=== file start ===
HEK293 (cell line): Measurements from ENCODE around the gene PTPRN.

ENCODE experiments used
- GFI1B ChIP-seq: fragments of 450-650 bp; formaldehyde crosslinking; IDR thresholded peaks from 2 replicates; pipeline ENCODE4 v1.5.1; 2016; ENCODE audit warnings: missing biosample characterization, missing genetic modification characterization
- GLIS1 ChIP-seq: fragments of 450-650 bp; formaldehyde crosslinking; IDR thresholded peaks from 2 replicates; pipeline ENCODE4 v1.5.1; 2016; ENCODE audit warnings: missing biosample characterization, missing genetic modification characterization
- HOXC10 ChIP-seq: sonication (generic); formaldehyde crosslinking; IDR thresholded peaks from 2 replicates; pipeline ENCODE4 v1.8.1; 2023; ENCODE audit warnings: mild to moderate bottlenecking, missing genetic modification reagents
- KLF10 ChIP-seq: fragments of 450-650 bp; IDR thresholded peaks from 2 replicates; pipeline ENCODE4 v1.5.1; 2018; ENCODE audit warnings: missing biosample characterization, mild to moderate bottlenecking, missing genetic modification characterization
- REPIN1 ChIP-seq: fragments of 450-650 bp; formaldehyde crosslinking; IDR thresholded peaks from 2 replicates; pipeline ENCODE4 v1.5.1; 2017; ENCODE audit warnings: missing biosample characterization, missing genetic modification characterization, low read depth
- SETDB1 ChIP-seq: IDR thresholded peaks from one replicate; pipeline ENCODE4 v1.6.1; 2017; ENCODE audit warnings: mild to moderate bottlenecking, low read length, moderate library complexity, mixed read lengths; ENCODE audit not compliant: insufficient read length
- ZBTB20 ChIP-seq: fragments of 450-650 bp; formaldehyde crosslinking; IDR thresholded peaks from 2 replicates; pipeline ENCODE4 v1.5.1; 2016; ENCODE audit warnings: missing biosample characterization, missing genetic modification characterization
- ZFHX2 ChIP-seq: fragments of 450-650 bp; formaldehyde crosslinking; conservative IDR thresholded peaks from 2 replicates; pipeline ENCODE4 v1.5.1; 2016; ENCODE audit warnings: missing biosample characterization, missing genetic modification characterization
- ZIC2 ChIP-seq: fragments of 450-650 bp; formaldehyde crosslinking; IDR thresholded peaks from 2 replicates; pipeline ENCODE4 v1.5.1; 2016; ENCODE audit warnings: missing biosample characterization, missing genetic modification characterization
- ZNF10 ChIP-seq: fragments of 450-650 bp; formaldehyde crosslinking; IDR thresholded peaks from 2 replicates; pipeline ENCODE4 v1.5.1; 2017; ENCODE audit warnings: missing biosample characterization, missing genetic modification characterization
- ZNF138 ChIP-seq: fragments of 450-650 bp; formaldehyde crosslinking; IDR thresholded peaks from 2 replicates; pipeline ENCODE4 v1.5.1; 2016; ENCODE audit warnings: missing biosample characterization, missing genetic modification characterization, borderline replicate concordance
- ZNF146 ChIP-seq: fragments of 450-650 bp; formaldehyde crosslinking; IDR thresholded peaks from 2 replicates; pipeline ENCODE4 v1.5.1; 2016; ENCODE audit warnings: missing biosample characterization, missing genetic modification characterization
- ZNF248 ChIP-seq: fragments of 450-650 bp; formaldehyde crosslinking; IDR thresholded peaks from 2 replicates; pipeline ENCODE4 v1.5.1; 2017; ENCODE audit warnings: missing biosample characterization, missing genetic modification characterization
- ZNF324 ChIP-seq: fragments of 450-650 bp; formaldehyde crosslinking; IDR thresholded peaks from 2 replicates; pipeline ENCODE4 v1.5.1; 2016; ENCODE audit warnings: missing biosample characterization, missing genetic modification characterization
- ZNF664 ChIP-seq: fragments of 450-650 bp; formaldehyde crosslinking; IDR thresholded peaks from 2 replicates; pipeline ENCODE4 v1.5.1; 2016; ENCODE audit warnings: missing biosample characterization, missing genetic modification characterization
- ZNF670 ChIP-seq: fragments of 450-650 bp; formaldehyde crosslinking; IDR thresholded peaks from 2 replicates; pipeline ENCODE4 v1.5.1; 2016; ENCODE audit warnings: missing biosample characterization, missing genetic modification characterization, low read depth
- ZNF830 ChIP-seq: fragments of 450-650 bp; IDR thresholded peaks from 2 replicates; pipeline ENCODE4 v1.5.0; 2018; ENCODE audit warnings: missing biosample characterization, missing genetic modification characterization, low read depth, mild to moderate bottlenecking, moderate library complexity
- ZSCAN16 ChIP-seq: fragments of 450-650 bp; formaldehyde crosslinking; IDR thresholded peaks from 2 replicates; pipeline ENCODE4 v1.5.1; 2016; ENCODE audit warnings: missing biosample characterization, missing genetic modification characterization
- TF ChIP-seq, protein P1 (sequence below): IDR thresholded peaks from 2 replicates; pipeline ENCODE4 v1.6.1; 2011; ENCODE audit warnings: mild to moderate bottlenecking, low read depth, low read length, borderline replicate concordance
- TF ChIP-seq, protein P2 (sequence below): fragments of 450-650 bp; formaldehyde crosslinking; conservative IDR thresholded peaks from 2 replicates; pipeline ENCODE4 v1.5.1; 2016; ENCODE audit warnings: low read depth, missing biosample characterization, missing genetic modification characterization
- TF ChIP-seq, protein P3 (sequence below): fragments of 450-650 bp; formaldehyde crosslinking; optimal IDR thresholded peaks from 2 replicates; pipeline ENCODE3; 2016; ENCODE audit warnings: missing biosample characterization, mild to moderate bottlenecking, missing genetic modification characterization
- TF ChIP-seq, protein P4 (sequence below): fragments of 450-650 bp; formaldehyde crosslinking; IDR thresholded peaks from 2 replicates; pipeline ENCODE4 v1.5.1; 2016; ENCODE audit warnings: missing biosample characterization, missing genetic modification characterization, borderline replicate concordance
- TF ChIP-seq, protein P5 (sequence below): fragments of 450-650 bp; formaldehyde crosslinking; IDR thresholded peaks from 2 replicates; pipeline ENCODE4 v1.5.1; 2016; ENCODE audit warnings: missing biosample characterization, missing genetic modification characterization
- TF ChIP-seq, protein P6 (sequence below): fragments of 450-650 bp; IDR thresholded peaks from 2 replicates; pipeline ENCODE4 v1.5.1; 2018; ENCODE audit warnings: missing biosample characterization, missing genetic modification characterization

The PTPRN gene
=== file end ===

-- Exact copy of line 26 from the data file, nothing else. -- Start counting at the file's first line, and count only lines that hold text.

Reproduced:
- TF ChIP-seq, protein P6 (sequence below): fragments of 450-650 bp; IDR thresholded peaks from 2 replicates; pipeline ENCODE4 v1.5.1; 2018; ENCODE audit warnings: missing biosample characterization, missing genetic modification characterization